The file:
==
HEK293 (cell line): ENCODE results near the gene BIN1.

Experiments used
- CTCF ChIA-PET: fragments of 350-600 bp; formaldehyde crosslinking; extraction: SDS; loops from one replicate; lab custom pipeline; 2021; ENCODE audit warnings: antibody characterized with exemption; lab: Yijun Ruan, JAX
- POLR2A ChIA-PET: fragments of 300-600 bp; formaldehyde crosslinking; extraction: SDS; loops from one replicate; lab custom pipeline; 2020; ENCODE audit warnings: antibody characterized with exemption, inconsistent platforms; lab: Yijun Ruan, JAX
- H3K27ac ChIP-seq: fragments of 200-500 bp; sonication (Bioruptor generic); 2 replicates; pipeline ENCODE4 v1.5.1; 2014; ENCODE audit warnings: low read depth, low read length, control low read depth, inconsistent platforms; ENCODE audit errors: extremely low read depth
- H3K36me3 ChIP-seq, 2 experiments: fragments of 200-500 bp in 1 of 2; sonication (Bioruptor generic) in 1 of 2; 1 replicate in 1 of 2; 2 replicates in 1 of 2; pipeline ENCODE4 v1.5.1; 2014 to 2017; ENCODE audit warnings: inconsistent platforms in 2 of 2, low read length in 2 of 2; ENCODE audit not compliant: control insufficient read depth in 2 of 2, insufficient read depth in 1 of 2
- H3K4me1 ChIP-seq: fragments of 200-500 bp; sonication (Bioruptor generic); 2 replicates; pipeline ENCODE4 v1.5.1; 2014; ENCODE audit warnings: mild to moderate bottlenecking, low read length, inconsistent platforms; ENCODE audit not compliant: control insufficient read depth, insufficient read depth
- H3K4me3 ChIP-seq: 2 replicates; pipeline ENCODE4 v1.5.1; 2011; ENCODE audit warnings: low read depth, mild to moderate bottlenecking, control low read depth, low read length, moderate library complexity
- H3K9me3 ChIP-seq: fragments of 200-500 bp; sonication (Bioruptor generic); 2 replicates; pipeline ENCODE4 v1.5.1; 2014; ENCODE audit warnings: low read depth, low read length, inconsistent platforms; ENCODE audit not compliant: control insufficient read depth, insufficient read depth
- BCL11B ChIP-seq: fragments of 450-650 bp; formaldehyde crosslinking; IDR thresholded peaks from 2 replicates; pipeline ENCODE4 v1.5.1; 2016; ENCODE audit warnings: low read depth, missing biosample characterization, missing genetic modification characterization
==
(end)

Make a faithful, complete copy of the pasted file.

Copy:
HEK293 (cell line): ENCODE results near the gene BIN1.

Experiments used
- CTCF ChIA-PET: fragments of 350-600 bp; formaldehyde crosslinking; extraction: SDS; loops from one replicate; lab custom pipeline; 2021; ENCODE audit warnings: antibody characterized with exemption; lab: Yijun Ruan, JAX
- POLR2A ChIA-PET: fragments of 300-600 bp; formaldehyde crosslinking; extraction: SDS; loops from one replicate; lab custom pipeline; 2020; ENCODE audit warnings: antibody characterized with exemption, inconsistent platforms; lab: Yijun Ruan, JAX
- H3K27ac ChIP-seq: fragments of 200-500 bp; sonication (Bioruptor generic); 2 replicates; pipeline ENCODE4 v1.5.1; 2014; ENCODE audit warnings: low read depth, low read length, control low read depth, inconsistent platforms; ENCODE audit errors: extremely low read depth
- H3K36me3 ChIP-seq, 2 experiments: fragments of 200-500 bp in 1 of 2; sonication (Bioruptor generic) in 1 of 2; 1 replicate in 1 of 2; 2 replicates in 1 of 2; pipeline ENCODE4 v1.5.1; 2014 to 2017; ENCODE audit warnings: inconsistent platforms in 2 of 2, low read length in 2 of 2; ENCODE audit not compliant: control insufficient read depth in 2 of 2, insufficient read depth in 1 of 2
- H3K4me1 ChIP-seq: fragments of 200-500 bp; sonication (Bioruptor generic); 2 replicates; pipeline ENCODE4 v1.5.1; 2014; ENCODE audit warnings: mild to moderate bottlenecking, low read length, inconsistent platforms; ENCODE audit not compliant: control insufficient read depth, insufficient read depth
- H3K4me3 ChIP-seq: 2 replicates; pipeline ENCODE4 v1.5.1; 2011; ENCODE audit warnings: low read depth, mild to moderate bottlenecking, control low read depth, low read length, moderate library complexity
- H3K9me3 ChIP-seq: fragments of 200-500 bp; sonication (Bioruptor generic); 2 replicates; pipeline ENCODE4 v1.5.1; 2014; ENCODE audit warnings: low read depth, low read length, inconsistent platforms; ENCODE audit not compliant: control insufficient read depth, insufficient read depth
- BCL11B ChIP-seq: fragments of 450-650 bp; formaldehyde crosslinking; IDR thresholded peaks from 2 replicates; pipeline ENCODE4 v1.5.1; 2016; ENCODE audit warnings: low read depth, missing biosample characterization, missing genetic modification characterization